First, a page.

WARNING - A WORK IN PROGRESS - EXPECT CHANGES
PDF::Document - Provides high-level classes and routines to create original documents in Portable Document Format (PDF)
This module is currently functioning as a laboratory to create routines and classes to support other PDF modules. As such, its API is subject to change until version 1.0.0+.
In the meantime, users are encouraged to use it, report issues, and submit feature requests.
dev directory in the source repository for examples of use. The example in the SYNOPSIS is program
# We change only three of the many defaults for this
# example: (1) output file name, (2) force option to
# allow overwriting that file if it exists, and (3)
# turn page numbering on:
my \d = Doc.new: :pdf-name<example-letter>, :force, :page-numbering, :$debug;
#=========== THE LETTER =================
# starts with a new page, current position top baseline, left margin
# put the date at the top-right corner
d.print: "2021-03-04", :tr, :align<right>, :valign<top>;
d.nl; # adds the newline, resets x to left margin, moves y down one line
d.say: "Dear Mom,"; # SHOULD automatically add a newline
d.nl: 1; # moves y down one line, resets x=0 (left margin)
d.say: "I am fine.";
d.say: "How are you?";
# simple graphics: circle, etc.
d.say: "circle: radius = 36 pts, linewidth = 4 points";
d.save; # save the current position and graphics state
d.setlinewidth: 4; # points
d.circle: :x<5in>, :y<3in>, :radius(36); # default points (or in, cm)
d.restore; # don't forget to go back to normal!
d.np; # new page, current position top baseline, left margin
Pretend this is a VERY long para
that extends at least more than one line length in the
current font so we can observe the effect of paragraph
wrapping. Isn't this swell!
d.say: "Thats all, folks, but see following pages for other bells and whistles!";
d.np; # for some graphics examples
d.say: "ellipse: a = 1 in, b = 0.5 in", :y<8in>;
d.ellipse: :x<5in>, :y<8in>, :a<1in>, :b<.5in>;
d.say: "ellipse: a = 0.3 in, b = 2 cm", :y<6in>;
d.ellipse: :x<5in>, :y<6in>, :a<.3in>, :b<2cm>;
d.say: "circle: radius = 24 mm", :y<4in>;
d.circle: :x<5in>, :y<4in>, :radius<24mm>;
d.say: "rectangle: width = 2 in, height = 2 cm", :y<2in>;
d.rectangle: :llx<5in>, :lly<2in>, :width<2in>, :height<2cm>;
d.np; # for some more graphics examples
d.say: "polyline:", :y<7.5in>;
my @pts = 1*i2p, 7*i2p, 4*i2p, 6.5*i2p, 3*i2p, 5*i2p;
d.say: "blue polygon:", :y<4.5in>;
@pts = 1*i2p, 4*i2p, 4*i2p, 3.5*i2p, 3*i2p, 2*i2p;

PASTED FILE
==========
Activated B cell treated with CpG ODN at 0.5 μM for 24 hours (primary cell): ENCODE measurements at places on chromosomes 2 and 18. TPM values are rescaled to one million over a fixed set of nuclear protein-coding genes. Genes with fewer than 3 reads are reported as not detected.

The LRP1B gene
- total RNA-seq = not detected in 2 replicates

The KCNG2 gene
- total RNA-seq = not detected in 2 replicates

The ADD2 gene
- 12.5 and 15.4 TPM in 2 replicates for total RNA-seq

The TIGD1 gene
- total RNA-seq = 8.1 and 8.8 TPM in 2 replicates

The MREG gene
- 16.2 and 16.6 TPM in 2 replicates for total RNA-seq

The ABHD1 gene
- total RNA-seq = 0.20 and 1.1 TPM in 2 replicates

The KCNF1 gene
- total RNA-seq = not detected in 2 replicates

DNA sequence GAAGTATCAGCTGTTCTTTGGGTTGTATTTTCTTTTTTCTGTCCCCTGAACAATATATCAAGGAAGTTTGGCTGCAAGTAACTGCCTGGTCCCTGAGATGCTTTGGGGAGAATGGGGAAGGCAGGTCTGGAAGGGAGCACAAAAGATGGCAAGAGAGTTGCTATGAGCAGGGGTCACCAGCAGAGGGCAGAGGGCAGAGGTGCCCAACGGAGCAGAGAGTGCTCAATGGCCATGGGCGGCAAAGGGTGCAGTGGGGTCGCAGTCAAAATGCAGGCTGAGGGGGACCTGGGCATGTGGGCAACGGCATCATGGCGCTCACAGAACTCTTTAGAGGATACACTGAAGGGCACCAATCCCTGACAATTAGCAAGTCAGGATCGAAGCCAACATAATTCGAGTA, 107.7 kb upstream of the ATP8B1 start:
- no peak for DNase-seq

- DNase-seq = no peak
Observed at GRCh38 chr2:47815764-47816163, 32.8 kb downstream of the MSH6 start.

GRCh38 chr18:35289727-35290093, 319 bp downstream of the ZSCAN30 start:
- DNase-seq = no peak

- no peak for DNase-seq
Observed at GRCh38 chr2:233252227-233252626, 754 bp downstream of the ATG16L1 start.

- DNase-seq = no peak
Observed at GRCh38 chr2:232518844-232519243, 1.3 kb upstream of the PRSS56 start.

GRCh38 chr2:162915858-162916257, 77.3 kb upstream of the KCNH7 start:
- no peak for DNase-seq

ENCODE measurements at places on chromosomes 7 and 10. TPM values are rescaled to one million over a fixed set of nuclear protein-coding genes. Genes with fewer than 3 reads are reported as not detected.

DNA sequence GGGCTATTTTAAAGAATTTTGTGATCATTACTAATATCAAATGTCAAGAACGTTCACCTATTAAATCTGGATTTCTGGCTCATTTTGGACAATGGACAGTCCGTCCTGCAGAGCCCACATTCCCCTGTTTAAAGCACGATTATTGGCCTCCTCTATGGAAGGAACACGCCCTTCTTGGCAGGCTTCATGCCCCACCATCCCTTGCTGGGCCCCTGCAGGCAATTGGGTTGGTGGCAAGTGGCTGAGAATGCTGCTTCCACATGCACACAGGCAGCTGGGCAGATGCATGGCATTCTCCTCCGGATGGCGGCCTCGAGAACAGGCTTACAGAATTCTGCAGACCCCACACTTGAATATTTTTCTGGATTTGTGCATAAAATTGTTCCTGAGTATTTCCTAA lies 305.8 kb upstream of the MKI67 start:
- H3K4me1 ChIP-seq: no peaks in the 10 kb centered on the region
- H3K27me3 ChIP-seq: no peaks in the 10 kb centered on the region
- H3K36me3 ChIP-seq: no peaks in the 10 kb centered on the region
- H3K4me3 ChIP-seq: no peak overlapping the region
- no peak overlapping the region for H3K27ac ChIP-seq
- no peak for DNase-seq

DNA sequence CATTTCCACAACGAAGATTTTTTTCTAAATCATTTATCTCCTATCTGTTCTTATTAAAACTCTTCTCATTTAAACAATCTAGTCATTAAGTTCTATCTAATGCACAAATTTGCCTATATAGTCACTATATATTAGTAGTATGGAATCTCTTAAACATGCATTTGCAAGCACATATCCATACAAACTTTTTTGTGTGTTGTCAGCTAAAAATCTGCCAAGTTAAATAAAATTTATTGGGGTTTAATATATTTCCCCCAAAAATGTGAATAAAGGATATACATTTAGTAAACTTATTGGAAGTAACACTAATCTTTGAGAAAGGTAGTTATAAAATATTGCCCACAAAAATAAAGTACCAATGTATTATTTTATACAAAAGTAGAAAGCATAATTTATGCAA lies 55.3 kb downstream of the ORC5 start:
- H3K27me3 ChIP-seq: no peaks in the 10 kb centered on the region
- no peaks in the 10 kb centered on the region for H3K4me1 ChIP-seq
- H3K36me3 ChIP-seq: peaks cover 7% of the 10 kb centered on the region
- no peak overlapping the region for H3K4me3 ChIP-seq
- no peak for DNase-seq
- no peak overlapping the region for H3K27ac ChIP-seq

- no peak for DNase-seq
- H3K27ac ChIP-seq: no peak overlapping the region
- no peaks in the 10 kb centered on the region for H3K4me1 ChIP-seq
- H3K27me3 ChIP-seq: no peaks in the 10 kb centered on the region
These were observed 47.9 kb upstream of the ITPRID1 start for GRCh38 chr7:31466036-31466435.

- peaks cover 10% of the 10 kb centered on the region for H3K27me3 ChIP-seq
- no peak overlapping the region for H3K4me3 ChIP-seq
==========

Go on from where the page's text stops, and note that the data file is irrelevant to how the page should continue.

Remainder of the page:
d.polygon: @pts, :fill, :color[0,0,1]; # rgb, 0-1 values
d.end-doc; # renders the pdf and saves the output
# also numbers the pages if you requested it
#=========== END THE LETTER =================
PDF::Document leverages the power of lower-level modules
Font::AFM and encapsulates some of its classes, routines, and variables into higher-level contructs to ease PDF document creation.
PDF document generation process
This module is designed around the document generation process used by those who use PostScript (PS) code to create PS documents which are then transformed into PDF by the GNU program
ps2pdf. That process is described in great detail in the classic PS books by Adobe (see REFERENCES).
The same sequence is also followed in the PDF document creation process:
PDF class instance (a heavy-weight instantiation, only one per document)
my $pdf = PDF::Lite;
Select the fonts (with size) to be used with the
FontFactory. (There are 72 PS points per inch.)
my $ff = FontFactory.new: :$pdf;
my $t12d1 = $ff.get-font: 't12d1'; # Times-Roman at 12.1 points
my $c10 = $ff.get-font: 'c10'; # Courier at 10 points
Define each page
my $page = $pdf.add-page;
#...add text and graphics...
#...add a new page...
my $page = $pdf.add-page;
#...add text and graphics...
Create the document and exit
As you can see the document steps are equivalent, but the steps in PDF page creation are much easier because common low-level code required in PS creation is available under the covers in
PDF::Lite and accessed more easily by this module.
Currently the the module provides routines and constants as used in the example program shown in the SYNOPSIS. In addition, other graphics and text examples are shown in the
/dev directory including showing phases of the Moon, creating grids, using landscape orientation, and using A4 paper.
There is also a font factory which eases selection and use of multiple fonts. Fonts included are all the standard PostScript fonts plus a font used to create bank checks: MICREncoding. The PS fonts are free for any use, but the MICR font is only free for non-commercial use. See its license.txt file in the
More work is planned including:
This module is being used during the development of the author's other PDF modules:
This module will be updated with more items as the user modules are updated and published.
NOTE: The asterisk (
*) indicates the module has been published, albeit of minimal use. Two asterisks means the published module is not even minimally useful, but it is exposed to issues or feature requests from interested parties.
The author is indebted to the tremendous amount of work done by his Raku friend, David Warring. David's voluminous project, hosted at https://github.com/PDF-Raku, provides all the tools needed to manipulate PDF files using our wonderful Raku language. Thank you David!
1. PostScript Language Reference Manual (the "Red Book"), 2nd Edition, Adobe Systems Inc., 1990
2. PostScript Language Tutorial and Cookbook (the "Blue Book"), Adobe Systems Inc., 1986
Tom Browder firstname.lastname@example.org
COPYRIGHT and LICENSE
Copyright © 2021-2023 Tom Browder
This library is free software; you may redistribute it or modify it under the Artistic License 2.0.